The countrysidel

Livestock and crops

The staple foods produced were cereals, grown in all localities in the recently cleared plains Shepherds, Nativity scene. Sacramentary of Robert of Jumièges, detail (early 11th c.). Jumièges Abbey. and hedgerow country. The main grain crops in Normandy were corn (wheat) and barley, which could also be turned into bread, but was used as well to produce the basic beverage, "cervoise" or barley beer. Stock rearing was common everywhere in fringe areas (on the edge of forests or on moorland) and on land left uncultivated after the harvest, where the right to collective grazing became an established Norman custom. Western Normandy would appear to have gone in for a degree of specialisation in farming cattle in semi-liberty (the texts mention the vaccariae, cowsheds) and horses, needed for transport, tillage and war. Normandy was famous for her cavalry.

The climate was mild enough to allow the growing of vines introduced by the Romans. Regions specialising in this production were the Seine valley, the area east of CaenPeasants picking wine in the letter C, of the  "Moralia in Job" by St Gregory the Great, 11th-12th c. Bibliothèque municipale di Rouen. Photo Y. Leclerc – around Argences and Cesny-aux-Vignes – and the Avranches area. Normandy wine was even exported to England, but under the Plantagenets it was surpassed by the wines of the Loire and Aquitaine. Wine was to found everywhere, for it was the noble drink and was needed for liturgical purposes too. There were vineyards in Caen within the enclosure of the village of La Trinité Abbey, and even inside Caen Castle! Cider on the other hand, which appeared during this period, was viewed as a beverage for everyday. Apple-tree grafting techniques had not yet been mastered properly and cider did not become the Normans' usual tipple until the end of the Middle Ages.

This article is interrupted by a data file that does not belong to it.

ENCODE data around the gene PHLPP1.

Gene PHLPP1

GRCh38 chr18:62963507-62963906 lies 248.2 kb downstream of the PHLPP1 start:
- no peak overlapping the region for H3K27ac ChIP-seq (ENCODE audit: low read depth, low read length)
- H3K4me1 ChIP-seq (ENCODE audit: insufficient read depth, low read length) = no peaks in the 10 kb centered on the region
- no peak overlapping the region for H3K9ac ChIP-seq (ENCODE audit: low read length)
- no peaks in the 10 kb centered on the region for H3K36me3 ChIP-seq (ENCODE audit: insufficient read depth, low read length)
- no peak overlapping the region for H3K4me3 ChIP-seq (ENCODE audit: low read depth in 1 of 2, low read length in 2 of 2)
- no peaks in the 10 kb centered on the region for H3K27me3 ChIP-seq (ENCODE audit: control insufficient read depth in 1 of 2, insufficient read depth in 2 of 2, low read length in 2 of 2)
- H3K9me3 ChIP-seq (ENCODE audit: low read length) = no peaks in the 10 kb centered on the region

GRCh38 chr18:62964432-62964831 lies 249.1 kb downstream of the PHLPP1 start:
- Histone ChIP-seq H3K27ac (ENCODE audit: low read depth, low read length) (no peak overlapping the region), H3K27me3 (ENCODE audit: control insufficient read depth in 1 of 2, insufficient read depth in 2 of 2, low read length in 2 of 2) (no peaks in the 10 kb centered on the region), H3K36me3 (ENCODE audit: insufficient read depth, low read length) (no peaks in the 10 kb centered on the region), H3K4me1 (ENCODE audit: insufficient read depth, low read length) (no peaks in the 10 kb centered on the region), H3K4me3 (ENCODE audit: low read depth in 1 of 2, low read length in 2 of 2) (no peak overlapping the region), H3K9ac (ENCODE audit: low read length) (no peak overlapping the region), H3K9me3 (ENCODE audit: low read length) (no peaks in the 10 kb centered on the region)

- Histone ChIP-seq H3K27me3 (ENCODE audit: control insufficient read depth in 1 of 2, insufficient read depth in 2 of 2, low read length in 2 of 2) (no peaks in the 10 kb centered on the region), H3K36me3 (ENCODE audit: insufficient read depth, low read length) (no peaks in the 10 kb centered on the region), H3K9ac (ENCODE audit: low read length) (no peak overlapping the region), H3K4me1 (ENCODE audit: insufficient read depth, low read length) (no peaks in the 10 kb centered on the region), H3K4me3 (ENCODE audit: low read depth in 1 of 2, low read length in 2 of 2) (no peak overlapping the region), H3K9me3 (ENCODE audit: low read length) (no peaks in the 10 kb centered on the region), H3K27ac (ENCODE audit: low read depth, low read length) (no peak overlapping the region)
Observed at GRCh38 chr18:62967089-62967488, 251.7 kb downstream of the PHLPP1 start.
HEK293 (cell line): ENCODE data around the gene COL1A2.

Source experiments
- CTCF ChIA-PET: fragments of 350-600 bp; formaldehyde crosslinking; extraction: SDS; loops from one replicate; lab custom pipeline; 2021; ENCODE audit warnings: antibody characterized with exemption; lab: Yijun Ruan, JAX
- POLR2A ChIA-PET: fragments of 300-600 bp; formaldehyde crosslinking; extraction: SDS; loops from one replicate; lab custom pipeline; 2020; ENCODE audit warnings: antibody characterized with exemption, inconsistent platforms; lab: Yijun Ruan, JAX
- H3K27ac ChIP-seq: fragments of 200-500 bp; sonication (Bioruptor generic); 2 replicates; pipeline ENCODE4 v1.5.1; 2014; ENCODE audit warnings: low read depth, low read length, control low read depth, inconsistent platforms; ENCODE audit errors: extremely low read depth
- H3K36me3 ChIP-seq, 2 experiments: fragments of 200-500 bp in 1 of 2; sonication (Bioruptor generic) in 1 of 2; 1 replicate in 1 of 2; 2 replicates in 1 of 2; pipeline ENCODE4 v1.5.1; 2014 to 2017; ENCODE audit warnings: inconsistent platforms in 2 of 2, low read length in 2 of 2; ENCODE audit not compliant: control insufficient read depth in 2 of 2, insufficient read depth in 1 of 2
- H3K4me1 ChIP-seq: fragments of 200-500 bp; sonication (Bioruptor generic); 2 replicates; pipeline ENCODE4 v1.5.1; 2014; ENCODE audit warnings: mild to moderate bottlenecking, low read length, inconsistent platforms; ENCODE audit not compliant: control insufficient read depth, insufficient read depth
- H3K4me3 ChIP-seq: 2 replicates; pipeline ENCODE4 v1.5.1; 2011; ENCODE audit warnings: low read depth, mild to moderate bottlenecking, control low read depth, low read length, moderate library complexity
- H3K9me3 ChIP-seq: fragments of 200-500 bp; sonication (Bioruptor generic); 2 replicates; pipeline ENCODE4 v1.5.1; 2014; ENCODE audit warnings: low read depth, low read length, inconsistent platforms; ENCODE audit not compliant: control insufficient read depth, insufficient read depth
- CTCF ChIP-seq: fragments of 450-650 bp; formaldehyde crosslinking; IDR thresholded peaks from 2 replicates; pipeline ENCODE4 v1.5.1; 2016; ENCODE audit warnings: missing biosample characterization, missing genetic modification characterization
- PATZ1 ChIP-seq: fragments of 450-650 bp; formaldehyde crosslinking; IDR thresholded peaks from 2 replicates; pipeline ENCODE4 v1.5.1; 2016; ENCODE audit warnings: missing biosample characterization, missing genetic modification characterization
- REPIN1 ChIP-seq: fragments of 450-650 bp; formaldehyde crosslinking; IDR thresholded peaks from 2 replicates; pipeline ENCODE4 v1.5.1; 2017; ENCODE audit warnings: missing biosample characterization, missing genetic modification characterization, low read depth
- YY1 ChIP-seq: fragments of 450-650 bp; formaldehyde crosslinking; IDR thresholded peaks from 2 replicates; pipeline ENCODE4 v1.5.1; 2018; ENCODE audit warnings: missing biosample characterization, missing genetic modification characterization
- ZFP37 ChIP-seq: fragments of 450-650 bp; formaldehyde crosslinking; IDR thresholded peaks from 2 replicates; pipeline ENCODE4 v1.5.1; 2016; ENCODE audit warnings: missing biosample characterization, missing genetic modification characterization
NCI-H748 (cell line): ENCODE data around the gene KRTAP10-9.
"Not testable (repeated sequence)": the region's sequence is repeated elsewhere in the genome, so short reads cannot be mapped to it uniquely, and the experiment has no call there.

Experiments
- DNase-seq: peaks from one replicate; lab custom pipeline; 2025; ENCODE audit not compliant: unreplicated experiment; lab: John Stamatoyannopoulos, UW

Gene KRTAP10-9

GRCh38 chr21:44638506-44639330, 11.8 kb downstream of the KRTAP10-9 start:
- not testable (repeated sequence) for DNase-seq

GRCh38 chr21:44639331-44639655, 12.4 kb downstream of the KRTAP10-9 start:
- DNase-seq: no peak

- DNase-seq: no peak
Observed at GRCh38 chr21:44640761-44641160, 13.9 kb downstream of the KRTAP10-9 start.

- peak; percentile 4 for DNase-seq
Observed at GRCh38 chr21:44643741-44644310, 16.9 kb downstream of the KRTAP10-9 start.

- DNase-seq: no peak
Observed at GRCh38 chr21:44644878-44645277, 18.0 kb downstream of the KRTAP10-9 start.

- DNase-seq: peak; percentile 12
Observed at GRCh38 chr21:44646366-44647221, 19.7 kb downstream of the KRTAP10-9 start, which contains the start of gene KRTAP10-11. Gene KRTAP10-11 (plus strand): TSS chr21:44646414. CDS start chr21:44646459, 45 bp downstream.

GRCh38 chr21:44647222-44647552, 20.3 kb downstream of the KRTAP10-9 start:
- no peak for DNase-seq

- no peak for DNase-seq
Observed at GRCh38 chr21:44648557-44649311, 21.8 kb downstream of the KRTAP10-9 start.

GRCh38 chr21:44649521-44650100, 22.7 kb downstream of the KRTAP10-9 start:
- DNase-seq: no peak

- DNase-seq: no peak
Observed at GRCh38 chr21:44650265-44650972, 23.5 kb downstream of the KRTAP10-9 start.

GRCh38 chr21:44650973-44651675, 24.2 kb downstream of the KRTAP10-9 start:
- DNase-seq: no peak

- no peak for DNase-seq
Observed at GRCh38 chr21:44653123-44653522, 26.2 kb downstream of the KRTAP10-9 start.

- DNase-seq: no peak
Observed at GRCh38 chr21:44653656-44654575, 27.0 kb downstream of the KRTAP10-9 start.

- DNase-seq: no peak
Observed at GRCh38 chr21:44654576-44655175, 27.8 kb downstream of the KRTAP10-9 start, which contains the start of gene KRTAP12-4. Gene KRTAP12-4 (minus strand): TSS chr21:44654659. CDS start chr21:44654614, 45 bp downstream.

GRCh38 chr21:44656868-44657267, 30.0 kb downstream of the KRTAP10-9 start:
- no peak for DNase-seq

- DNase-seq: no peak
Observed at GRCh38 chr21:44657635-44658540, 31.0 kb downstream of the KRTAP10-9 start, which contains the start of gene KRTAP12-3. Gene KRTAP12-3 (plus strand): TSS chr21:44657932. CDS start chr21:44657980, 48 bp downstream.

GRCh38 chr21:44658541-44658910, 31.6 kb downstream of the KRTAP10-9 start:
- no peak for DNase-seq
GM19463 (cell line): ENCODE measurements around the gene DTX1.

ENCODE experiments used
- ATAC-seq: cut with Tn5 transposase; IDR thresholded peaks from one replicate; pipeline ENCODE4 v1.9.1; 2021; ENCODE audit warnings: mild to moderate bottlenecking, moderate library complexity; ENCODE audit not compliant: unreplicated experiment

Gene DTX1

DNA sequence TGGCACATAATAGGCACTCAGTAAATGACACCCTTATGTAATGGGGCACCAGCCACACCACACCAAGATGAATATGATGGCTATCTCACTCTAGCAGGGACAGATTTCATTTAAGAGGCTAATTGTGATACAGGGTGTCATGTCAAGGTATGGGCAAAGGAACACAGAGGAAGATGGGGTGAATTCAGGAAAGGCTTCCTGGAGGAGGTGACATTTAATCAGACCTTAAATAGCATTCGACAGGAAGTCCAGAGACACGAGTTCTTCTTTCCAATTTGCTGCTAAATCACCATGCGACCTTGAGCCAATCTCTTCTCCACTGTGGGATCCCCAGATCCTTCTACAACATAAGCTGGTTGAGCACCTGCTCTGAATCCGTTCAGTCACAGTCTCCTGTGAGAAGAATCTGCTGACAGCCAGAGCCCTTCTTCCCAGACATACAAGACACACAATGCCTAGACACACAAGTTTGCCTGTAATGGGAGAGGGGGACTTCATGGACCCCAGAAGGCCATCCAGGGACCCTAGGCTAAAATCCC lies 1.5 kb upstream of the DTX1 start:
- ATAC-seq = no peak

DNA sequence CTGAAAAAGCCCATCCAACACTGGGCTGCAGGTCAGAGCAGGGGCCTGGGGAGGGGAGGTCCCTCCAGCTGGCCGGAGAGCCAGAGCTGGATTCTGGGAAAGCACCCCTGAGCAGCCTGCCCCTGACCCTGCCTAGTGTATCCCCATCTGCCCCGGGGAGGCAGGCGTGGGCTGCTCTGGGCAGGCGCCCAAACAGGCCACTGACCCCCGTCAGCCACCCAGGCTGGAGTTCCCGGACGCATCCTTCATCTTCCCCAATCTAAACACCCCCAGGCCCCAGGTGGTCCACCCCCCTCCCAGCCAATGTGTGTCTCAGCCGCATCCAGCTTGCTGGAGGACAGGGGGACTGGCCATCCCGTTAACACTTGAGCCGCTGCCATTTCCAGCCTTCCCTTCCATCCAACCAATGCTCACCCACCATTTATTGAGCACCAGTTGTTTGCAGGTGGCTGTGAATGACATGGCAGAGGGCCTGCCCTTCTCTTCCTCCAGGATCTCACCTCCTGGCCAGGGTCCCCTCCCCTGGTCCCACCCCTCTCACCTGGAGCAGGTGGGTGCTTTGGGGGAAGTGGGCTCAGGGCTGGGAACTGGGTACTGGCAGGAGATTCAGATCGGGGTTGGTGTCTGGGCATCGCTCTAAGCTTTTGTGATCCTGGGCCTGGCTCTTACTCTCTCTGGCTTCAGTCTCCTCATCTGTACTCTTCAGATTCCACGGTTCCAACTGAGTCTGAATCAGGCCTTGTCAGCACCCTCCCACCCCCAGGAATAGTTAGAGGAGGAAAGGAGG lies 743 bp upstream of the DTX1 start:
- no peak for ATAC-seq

Intensive farming reduced the acreage of woodland in favour of tilled land. However the woods could not be done away with altogether, being needed as a training ground for warriors hunting gameSlaughtering an animal, carved plaque, church of Sainte-Paix, Caen, c. 1060., and for firewood, building materials, and other timber in a region looking out to sea where shipbuilding was a thriving trade. The forests were therefore governed by a strict system of laws. The needy who had fallen by the wayside of technical progress lived there on the fringe, gathering and poaching, as at Le Neubourg, in the Eure department.

The produce of the sea was another major resource. Salt was extracted from the salt marshes of the Cotentin and around Avranches. Fishing, particularly herring fishing, seems to have been an important activity, and the seafarer's vocabulary preserved many expressions of Anglo-Scandinavian origin. In addition, Normans from the Cotentin to the Pays de Caux went whaling.


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